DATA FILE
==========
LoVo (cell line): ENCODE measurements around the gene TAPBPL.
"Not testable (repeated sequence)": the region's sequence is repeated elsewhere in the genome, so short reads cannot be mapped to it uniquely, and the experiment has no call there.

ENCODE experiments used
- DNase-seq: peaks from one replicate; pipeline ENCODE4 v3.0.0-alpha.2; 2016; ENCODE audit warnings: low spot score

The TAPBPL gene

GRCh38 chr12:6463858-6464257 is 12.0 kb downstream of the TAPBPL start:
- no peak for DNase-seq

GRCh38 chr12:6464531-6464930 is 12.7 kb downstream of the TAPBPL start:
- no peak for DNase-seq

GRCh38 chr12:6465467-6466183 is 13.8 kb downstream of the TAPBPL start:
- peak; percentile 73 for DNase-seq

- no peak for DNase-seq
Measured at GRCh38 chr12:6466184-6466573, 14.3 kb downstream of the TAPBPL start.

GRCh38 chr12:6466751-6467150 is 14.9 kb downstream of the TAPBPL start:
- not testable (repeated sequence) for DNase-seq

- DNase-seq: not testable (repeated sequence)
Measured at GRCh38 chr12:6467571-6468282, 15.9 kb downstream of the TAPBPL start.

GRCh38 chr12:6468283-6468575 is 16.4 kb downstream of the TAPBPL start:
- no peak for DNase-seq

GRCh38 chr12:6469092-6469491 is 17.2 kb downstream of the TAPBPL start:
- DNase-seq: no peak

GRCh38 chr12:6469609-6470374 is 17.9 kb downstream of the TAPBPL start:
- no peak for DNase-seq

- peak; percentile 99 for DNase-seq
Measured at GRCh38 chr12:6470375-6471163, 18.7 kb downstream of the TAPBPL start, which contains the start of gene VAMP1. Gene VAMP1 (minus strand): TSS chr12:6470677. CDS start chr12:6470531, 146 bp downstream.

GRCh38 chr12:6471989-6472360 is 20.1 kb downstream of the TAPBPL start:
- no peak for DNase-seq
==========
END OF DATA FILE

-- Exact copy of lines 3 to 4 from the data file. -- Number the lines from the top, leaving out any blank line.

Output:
ENCODE experiments used
- DNase-seq: peaks from one replicate; pipeline ENCODE4 v3.0.0-alpha.2; 2016; ENCODE audit warnings: low spot score